Deadly airbag malfunction confirmed in some Dodge, Chrysler cars

Since 2009, exploding airbags have killed at least 33 people worldwide, including 24 in the US.

DETROIT – Stellantis and US safety regulators have confirmed that an exploding Takata airbag inflator killed another driver.

The company and the National Highway Traffic Safety Administration have reiterated their warning to owners of 274,000 older Dodge and Chrysler vehicles to stop driving them until the faulty inflator is replaced. position.

Stellantis announced two deaths in November caused by airbags and said it suspects airbags caused another. The company formerly known as Fiat Chrysler confirmed a third death early Monday.

Stellantis is urging people to stop driving Dodge Magnum, Dodge Challenger and Charger muscle cars and Chrysler 300 sedans between 2005 and 2010.

Since 2009, exploding airbags have killed at least 33 people worldwide, including 24 in the US.

All three deaths this year have been in warm-weather U.S. states and occurred since April, the company said.

Takata used ammonium nitrate to create a small explosion that inflates the airbag on impact. But the chemical can become more volatile over time with repeated exposure to moisture in the air and high temperatures. The explosion could shatter the metal box and throw shrapnel into the passenger compartment.

Most of the deaths and about 400 injuries have occurred in the United States, but they have also occurred in Australia and Malaysia.

All Stellantis vehicles covered by the “Do not drive” warning were recalled in 2015 and have since been repaired free of charge. The company says dealers have free parts and service, and Stellantis will provide transportation to get the car to and from the dealership.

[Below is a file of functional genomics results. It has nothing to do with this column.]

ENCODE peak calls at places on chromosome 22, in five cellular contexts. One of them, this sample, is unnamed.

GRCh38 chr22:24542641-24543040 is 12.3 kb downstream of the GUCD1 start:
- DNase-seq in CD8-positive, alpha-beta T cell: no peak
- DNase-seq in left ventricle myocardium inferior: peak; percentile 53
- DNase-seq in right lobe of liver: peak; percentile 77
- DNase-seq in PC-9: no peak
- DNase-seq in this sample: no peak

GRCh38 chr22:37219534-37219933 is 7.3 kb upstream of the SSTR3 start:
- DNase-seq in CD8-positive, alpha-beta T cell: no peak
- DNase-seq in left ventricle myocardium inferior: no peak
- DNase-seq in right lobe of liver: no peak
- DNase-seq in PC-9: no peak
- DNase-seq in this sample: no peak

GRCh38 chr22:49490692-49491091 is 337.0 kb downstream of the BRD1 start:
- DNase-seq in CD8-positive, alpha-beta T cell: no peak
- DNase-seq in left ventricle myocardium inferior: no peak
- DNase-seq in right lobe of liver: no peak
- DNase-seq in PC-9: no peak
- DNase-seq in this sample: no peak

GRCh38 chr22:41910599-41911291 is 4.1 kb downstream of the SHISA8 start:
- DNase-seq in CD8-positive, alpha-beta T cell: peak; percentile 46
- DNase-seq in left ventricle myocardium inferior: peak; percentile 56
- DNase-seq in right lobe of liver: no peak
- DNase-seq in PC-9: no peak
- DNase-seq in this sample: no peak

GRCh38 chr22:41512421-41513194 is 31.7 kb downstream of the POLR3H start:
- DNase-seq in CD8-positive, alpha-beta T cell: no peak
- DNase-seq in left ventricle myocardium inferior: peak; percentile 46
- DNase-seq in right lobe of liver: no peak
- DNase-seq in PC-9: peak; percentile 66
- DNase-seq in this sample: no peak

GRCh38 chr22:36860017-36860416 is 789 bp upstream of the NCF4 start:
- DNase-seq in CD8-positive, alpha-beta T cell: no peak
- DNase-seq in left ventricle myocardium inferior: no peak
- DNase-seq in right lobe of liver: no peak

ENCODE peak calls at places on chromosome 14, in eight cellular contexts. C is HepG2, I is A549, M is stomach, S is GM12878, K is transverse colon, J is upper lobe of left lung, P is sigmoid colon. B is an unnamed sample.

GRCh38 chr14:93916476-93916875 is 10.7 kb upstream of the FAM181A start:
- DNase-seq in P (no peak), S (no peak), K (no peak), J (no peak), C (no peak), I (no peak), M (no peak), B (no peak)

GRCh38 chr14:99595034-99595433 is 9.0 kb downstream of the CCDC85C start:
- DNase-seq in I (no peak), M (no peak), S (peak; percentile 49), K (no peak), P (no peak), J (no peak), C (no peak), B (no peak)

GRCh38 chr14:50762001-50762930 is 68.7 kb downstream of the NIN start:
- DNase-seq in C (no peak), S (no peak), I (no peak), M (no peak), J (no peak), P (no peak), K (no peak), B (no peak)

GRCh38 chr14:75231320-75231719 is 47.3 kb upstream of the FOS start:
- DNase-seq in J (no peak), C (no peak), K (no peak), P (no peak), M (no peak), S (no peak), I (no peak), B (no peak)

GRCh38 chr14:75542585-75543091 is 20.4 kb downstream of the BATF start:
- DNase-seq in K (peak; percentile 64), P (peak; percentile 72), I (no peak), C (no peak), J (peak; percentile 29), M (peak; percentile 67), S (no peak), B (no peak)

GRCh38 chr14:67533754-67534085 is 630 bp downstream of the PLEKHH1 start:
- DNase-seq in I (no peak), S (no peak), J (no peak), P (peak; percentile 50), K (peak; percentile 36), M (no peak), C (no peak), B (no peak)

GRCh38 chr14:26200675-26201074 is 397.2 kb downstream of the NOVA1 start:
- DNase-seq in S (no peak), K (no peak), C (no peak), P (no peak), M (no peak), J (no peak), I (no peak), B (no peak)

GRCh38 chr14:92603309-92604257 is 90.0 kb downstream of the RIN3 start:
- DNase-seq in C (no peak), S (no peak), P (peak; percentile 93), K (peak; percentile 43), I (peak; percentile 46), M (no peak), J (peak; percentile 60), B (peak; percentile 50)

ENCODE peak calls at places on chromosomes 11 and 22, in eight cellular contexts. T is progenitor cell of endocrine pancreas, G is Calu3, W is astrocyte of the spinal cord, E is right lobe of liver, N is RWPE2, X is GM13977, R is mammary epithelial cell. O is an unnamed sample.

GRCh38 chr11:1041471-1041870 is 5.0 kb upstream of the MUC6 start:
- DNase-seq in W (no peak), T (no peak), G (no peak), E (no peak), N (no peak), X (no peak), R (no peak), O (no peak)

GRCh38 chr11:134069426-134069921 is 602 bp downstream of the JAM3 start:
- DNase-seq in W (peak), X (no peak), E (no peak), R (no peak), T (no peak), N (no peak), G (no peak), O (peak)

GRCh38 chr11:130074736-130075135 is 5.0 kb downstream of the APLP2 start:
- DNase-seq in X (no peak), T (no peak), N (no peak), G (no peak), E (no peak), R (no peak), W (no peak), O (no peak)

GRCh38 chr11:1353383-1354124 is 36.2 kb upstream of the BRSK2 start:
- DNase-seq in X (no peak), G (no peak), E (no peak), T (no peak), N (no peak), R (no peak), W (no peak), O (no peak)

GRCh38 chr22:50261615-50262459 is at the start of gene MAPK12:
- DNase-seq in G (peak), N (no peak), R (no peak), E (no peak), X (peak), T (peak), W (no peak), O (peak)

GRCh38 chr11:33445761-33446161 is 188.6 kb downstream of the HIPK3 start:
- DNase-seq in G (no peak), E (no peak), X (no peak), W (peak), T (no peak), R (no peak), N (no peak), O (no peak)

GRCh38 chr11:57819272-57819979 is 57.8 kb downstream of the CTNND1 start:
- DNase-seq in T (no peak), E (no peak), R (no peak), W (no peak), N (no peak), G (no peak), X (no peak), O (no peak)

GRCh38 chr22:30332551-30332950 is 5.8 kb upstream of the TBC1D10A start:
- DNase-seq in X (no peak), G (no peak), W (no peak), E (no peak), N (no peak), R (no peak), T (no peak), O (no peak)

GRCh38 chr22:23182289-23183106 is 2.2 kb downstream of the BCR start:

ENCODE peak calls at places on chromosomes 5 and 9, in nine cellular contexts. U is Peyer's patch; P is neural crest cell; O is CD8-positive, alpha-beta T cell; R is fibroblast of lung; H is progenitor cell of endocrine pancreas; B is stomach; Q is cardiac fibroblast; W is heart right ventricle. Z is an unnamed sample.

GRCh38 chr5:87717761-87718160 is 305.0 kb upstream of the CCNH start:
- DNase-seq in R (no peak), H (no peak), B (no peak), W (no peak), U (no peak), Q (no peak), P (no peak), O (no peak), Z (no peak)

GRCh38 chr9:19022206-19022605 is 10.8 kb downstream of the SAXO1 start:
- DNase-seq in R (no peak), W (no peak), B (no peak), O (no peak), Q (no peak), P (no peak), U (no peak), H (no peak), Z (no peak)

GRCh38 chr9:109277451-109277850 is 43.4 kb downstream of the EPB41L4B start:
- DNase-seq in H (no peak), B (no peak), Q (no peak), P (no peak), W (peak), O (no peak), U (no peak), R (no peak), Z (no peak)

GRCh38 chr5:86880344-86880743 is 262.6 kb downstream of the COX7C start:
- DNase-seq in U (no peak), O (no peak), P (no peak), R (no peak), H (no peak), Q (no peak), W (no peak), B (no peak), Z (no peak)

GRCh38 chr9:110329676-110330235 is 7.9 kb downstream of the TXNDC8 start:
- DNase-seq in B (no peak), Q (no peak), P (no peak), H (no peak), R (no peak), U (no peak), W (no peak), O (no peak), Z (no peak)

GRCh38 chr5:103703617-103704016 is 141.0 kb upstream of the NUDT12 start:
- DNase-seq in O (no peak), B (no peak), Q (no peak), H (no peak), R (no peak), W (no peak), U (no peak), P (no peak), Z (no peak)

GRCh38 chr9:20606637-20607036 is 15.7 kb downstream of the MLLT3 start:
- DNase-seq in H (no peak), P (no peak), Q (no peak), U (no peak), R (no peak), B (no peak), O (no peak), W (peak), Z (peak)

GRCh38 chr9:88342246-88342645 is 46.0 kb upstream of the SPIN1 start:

NHTSA said the latest person to die was driving a 2010 Chrysler 300.

“Time is an important factor here as the risk increases every day when these airbag inflator components fail to function,” said Tom McCarthy, global head of safety and regulatory compliance at Stellantis. to replace.

The recall affects vehicles in which the airbag inflator has not been replaced as part of the recall.

NHTSA urges all vehicle owners to check to see if their vehicles are covered by the unrepaired Takata airbag recall. Motorists can access and enter their 17-digit vehicle identification number to see if they have any open recalls.

“This holiday season, don’t put yourself or a loved one at risk of death or serious injury because of the recalled Takata airbag,” said NHTSA Acting Administrator Ann Carlson.

In a statement, Stellantis said the vehicle’s owner asked the company about the airbag recall in 2018, but later declined to schedule a service. The company says it has sent 114 emergency notices to owners over the past seven years.

Stellantis said the owner lent the car to a family member, who was killed in a crash in July when the inflator blew up. The company did not say where the accident happened, but said it expressed its deepest sympathies to the family.

Earlier this month, NHTSA said the driver of a 2002 Honda Accord was killed when the driver’s airbag inflator ruptured and shrapnel was ejected. Honda said the crash happened on February 22 in Bowling Green, Kentucky.

The potential for dangerous malfunctions has led to the largest series of auto recalls in US history, with at least 67 million Takata inflators recalled. The US government says that millions have not been repaired. About 100 million inflatables have been recalled worldwide. Exploding airbags caused Japan’s Takata Corporation to go bankrupt. Deadly airbag malfunction confirmed in some Dodge, Chrysler cars

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